Trying For Miss Chapel Hill Title
Carolina ladies are renewing the
struggle against the rumor pass
ed around by Carolina gentlemen
that there is more than a little
wanting in coed pulchritude.
And the coeds are entering the
battle with weapons that stand a
good chance of making liars out
of the men students. So far three
women students are seeking the
titl? of Miss Chapel Hid in the
local eliminations for the Miss
America Pageant. (
According to Roland Giduz of the
Junior Chamber of . Commerce,
there wil probably be meor in
the race before the contest closes.
The ninth annual Jaycee-sponsor-ed
Miss Chapel Hill Pageant will be
held here a week from Thursday
on April 24 at 8 p.m. in the Chap
el Hill High School auditorium.
Pageant Co-Chairmen Lyman Wil
kins and Ted Barnes said about a
dozen entrants are expected. The
The first Daily Tar Heel poll re
vealed that over 56 per cent of
women who did not go to Carolina
during their freshman and sopho
more years do not approve of the
new coed rules.
As revealed Tuesday 84 per cent
of those women tapped in the poll
felt that the new rules needed re
vision. The prime points of contention
were the rules which dealt with
study hall.s and lights out regula
tions, although a majority were
opposed to limiting weekend per
missions. Some of the comments that the
about these rules
"I think that these rules under
(See POLL, page 3)
I l fc .-! Vx
11 k- --rmr
FENDER BENDING Joseph Parker was driving north on Raleigh
Street about 6:30 last night about the same time James Langstaff, a
resident of Everett Dorm, was pulling out of the driveway behind
Lewis. No one was injured and Parolman Herman Stone said no
charges were made.
(Norman Kantor Photo)
By AL RESCH
It has been reported that a live
muskrat is trapped in the outdoor
swimming pool at Woollen Gym.
In view of the fact that we do
not like the idea of this little crea-
ture being trapped, The Daily Tar
Heel is offering a $1 reward to the
1 bravc student who wiU bring the
! muskrat to this office.
The muskrat may be wet but
must be alive when he reaches the
Tar Heel office.
The Tar Heel plans to turn this
wet animal over to Swimming
Coach Pat Earey, and enter him as
the newest addition to the swim-
first four are Ann Riggsbee. local
secretary, and UNC coeds ' Louise
Crumbley, Ruth Hoffman, and Diana
Radio announcer Ty Boyd will be
master of ceremonies for the pc ) -ant
and judges will be State Jay
cees President Jack Sharpe of Kan
napolis, Miss North Carolina Dur
ham's Elaine Herndon, Mrs. J. B.
Lrame of Durham, and two other
judges to be named later.
Mr. Wilkins said the entrants
I will be judged on four appear-
ances one at an informal private
dinner with the judges before the
pageant and on evenin" gown, tab!
ent, and bathing suit appearances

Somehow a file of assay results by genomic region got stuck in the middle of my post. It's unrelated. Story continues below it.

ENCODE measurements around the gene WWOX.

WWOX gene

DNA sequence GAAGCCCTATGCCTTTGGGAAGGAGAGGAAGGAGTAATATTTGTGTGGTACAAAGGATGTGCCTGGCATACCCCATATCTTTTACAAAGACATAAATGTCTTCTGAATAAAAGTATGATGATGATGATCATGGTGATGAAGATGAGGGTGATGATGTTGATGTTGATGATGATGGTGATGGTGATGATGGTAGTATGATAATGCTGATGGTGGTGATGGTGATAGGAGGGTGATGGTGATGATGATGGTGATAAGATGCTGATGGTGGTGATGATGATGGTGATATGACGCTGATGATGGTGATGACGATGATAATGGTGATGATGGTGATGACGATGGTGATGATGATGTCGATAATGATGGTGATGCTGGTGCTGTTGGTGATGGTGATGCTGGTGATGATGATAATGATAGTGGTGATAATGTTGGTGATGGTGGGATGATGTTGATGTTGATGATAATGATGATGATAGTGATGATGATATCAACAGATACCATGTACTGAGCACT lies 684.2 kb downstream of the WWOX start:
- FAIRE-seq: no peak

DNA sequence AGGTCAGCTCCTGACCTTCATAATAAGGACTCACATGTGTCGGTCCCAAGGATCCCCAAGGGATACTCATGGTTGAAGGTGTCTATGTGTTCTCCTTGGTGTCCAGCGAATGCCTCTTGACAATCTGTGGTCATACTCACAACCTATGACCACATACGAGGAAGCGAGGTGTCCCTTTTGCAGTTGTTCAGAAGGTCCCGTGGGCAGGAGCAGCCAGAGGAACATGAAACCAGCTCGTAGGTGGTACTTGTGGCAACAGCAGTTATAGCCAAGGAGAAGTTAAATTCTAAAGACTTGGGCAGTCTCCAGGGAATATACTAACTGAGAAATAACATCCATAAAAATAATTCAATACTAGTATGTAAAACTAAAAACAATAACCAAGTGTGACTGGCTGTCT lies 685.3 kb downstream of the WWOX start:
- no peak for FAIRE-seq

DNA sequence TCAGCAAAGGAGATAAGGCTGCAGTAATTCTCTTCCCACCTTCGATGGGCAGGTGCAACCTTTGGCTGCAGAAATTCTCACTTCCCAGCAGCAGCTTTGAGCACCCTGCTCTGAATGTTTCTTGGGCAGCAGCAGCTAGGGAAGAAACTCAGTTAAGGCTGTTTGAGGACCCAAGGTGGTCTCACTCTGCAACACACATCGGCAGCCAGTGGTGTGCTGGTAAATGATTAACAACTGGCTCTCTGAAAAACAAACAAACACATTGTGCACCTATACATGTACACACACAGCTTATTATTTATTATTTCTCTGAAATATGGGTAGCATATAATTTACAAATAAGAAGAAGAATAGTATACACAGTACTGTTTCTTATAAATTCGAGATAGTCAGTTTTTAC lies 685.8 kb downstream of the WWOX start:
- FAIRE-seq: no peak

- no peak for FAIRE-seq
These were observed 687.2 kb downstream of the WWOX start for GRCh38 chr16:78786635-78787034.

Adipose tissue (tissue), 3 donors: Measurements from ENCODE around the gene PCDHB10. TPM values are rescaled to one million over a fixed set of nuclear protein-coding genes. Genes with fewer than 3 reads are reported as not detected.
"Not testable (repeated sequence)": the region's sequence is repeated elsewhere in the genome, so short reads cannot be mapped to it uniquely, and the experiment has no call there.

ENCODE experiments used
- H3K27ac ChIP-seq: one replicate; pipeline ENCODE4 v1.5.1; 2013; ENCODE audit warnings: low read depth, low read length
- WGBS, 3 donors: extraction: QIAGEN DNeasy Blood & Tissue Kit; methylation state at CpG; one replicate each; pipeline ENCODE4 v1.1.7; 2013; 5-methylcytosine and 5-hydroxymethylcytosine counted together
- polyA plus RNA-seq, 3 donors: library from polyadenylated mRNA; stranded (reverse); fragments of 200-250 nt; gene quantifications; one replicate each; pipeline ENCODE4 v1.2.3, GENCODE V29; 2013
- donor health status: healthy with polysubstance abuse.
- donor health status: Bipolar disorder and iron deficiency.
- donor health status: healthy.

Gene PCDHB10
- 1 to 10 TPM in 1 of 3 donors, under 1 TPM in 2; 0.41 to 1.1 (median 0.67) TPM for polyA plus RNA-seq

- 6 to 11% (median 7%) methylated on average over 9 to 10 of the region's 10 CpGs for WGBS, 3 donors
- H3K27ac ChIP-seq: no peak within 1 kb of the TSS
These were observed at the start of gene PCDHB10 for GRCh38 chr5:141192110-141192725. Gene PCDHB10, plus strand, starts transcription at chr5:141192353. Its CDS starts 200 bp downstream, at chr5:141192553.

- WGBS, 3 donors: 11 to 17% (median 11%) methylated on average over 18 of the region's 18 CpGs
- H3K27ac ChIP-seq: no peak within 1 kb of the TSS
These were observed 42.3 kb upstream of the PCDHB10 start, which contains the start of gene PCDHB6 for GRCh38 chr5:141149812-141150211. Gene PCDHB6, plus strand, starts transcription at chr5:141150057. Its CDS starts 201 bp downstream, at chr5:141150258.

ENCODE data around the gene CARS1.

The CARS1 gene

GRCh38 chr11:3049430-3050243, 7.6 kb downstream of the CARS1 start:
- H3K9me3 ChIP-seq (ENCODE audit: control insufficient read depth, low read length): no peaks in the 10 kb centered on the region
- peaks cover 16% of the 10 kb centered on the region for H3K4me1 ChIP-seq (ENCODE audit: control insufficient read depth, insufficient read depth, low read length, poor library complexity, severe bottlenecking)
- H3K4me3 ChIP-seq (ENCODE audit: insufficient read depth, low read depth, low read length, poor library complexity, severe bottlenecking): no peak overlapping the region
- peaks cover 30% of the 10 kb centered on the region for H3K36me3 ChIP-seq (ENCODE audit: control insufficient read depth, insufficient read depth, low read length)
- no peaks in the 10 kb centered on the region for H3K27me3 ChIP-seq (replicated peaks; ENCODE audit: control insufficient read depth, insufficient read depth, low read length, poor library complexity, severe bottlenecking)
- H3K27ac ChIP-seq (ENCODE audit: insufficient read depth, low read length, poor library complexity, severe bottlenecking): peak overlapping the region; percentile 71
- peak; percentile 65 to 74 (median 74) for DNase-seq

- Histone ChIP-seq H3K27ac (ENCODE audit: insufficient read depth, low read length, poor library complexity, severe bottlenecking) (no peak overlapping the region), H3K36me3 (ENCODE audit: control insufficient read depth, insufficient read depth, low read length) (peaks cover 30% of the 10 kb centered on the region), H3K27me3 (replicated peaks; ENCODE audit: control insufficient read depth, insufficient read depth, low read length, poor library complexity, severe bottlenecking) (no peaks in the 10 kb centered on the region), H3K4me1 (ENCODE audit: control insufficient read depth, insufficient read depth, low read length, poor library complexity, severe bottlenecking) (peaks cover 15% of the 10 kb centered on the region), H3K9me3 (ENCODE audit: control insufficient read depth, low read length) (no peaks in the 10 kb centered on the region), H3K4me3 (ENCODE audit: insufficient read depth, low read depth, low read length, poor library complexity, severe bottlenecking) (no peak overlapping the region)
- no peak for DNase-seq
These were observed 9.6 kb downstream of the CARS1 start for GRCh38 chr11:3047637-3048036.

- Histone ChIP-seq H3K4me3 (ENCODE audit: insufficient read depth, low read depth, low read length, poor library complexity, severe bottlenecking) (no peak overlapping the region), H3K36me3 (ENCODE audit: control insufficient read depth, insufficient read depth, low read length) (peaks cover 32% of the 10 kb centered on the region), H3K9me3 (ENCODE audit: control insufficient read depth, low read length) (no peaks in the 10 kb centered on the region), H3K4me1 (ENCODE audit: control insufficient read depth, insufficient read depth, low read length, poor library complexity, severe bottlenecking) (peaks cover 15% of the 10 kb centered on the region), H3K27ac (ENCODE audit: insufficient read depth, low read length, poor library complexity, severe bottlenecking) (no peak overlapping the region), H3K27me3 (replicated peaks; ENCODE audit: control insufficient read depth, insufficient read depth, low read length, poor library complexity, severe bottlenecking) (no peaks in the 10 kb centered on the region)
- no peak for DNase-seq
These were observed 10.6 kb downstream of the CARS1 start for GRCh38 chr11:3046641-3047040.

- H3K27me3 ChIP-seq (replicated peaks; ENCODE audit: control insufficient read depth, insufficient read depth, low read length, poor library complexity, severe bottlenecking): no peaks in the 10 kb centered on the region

during the pageant
Winner will receive a $200 college
scholarship check, a wardrobe from
J. B. Robbins, and will represent
the community at the Miss North
Carolina Pageant in Charlotte next
July. A cup will also be given "Miss
Congeniality," to be selected on the
' President elect Don Furtado re- mbers; the membership of the
leased Wednesday, a list of offices
open for appointment. These in
clude summer school and regular
student government positions.
The list includes: the Attorney
General, and two assistants plus
a staff of eight; three members of
the Consolidated University Stu
dent Council; a seventeen member
elections board; Campus Chest co
chairmen; a six member NSA
committee, a seven member li
brary committee; a three member
campus stores committee; a com
mittee to pick the editor of the
campus humor magazine and a traf-
in-jfic advisory commission and com
Other appointments to be made
by Furtado include ten abinet me-
Frances Gray Patton
To Teach Writing Course
Mrs. Frances Gray Patton, well
known novelist and short story wri-
! ter, will be in charge of the Crea
the Writing class for the English
Department for the fall semester
while Miss Jessie Rehder is away.
Miss Rehder iias requested that
! students who wish to register for
i Creative Writing bring sample
mansuseripts of not more than 2.000
words to her at 109 Bingham.
Students may submit poetry,
: elass paper on a short story. Mrs.
i Patton will choose members of the
' fall semester from among those
' students who submit manuscripts.
Miss Rehder has urged that all
i manuscripts be in her office before
; basis of friendliness by her fellow
j entrants. The reigning Mis Chapel
Hill is' Joanne Aldridge, a UN'J
The former Miss - Asheboro, Di
ana Johnson, is also an entrant in
the local pageant. She is the reign
ing Yackety-Yack beauty queen on
the campus, and a third-year coed.
Sponsored by Sigma Chi fraterni
ty, she is a brown-eyed dimpled
Miss Crumbley is a third-year
coed from Charlotte, whose entry
is sponsored by Kappa Delta sor-
1 ority. She was last month named
the football Blue-White Queen, and
is a radio-TV major at UNC.
Another entrant is the former i
runner-up for the title of Miss Ft.
Wayne, Indiana, Ruth Hoffman, juu- The Mangum Medal was estabhsh
ior coed at Carolina and a member j ed in 1873 by Misses Martin Per
of the Alpha Delta Pi sorority which son and Mary Mangum of Orange
is sponsoring her entry. The green- j County in memory of their father,
eyed brunette is also in the Yackety